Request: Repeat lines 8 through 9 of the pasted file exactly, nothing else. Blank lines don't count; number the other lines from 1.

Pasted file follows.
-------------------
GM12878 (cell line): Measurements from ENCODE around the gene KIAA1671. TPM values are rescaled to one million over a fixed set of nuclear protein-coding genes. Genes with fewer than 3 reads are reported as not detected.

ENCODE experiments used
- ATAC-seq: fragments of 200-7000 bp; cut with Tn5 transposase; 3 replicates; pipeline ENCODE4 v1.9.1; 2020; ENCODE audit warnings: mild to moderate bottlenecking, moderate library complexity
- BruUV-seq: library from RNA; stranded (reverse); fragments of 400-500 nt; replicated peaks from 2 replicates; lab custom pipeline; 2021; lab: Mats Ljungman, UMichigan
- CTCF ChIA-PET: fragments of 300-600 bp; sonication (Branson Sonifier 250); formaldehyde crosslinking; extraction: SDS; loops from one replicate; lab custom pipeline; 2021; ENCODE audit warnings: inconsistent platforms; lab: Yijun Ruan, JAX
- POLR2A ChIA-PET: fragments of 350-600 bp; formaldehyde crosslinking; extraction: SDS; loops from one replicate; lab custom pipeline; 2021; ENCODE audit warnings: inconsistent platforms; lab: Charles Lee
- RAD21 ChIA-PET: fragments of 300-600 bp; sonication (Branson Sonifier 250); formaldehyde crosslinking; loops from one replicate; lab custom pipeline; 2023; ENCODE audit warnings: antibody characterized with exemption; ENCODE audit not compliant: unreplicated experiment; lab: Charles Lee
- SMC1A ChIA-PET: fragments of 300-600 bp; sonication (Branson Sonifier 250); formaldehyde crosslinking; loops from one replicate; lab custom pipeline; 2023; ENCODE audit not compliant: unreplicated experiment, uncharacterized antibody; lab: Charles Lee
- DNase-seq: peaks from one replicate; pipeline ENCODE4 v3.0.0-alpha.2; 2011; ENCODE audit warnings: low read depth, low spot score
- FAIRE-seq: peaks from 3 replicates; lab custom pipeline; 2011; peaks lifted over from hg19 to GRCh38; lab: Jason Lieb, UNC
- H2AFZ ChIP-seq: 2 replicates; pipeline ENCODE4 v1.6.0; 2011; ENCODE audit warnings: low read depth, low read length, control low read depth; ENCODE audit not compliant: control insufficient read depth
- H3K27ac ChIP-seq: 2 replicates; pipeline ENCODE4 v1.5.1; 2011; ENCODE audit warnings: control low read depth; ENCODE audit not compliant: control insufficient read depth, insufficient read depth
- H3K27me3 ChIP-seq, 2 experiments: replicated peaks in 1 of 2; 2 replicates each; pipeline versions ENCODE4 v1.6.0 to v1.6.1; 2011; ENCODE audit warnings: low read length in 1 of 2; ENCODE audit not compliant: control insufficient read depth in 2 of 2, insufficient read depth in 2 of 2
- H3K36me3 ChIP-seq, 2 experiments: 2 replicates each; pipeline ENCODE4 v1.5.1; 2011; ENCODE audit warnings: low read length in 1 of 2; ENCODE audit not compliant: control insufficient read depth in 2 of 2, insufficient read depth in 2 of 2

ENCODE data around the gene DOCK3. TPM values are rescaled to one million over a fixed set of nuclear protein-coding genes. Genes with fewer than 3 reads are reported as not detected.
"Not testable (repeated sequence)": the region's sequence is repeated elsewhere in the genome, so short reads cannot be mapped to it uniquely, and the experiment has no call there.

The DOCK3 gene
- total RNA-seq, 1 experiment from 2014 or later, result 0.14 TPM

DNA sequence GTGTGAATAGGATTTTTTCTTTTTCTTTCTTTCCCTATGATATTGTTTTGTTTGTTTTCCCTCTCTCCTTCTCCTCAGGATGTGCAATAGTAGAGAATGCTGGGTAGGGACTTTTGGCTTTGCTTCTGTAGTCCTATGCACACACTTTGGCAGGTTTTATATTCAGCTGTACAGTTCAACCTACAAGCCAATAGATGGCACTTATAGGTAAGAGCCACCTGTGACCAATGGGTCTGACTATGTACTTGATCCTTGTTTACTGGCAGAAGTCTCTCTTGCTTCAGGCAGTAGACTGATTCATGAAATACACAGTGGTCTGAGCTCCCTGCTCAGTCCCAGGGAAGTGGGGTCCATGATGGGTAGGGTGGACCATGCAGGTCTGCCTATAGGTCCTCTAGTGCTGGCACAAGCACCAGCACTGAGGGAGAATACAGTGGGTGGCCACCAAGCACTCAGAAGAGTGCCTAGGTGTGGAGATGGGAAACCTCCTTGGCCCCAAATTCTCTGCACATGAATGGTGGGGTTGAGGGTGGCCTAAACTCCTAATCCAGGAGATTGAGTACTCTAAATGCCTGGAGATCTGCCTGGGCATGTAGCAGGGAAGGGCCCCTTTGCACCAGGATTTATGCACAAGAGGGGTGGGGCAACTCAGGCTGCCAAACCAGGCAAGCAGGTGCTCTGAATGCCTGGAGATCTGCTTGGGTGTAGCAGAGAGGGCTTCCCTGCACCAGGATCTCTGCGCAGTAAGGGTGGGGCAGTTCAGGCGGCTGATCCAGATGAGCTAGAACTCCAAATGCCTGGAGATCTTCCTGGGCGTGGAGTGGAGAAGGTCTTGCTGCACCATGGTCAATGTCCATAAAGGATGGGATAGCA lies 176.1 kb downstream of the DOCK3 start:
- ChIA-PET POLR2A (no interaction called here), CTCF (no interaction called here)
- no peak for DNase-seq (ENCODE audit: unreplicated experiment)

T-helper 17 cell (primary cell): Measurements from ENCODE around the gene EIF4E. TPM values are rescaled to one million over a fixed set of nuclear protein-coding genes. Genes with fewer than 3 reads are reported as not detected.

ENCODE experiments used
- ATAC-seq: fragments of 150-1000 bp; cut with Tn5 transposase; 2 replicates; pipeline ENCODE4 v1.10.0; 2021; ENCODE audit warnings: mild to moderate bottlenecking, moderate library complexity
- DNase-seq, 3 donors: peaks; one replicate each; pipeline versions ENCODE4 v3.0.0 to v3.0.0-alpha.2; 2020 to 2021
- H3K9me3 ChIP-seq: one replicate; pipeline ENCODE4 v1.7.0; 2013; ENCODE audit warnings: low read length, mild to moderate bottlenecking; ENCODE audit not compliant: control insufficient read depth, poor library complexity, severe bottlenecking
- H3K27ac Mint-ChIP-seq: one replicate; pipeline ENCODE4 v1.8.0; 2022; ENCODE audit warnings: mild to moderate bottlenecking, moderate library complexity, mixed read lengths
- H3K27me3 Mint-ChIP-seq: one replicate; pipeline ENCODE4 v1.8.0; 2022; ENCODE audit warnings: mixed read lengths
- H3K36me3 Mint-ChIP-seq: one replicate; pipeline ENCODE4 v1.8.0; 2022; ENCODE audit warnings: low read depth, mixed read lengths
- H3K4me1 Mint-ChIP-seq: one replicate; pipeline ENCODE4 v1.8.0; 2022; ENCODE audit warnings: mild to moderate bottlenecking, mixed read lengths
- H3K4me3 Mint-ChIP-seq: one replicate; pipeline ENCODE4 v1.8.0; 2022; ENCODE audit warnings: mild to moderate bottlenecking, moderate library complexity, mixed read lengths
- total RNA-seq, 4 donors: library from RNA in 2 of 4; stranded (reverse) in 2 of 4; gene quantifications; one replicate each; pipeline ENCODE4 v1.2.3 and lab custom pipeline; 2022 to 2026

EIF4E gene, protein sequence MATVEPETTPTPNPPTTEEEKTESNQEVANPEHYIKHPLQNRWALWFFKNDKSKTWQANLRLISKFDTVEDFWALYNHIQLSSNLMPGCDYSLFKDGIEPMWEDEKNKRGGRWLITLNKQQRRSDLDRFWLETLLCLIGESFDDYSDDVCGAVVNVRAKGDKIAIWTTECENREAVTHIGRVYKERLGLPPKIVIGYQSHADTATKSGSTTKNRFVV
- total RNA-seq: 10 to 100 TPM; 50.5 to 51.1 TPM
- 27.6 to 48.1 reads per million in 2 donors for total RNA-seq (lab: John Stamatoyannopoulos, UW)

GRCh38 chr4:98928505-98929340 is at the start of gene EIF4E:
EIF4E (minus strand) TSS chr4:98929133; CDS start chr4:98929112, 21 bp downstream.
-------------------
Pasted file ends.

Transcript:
- SMC1A ChIA-PET: fragments of 300-600 bp; sonication (Branson Sonifier 250); formaldehyde crosslinking; loops from one replicate; lab custom pipeline; 2023; ENCODE audit not compliant: unreplicated experiment, uncharacterized antibody; lab: Charles Lee
- DNase-seq: peaks from one replicate; pipeline ENCODE4 v3.0.0-alpha.2; 2011; ENCODE audit warnings: low read depth, low spot score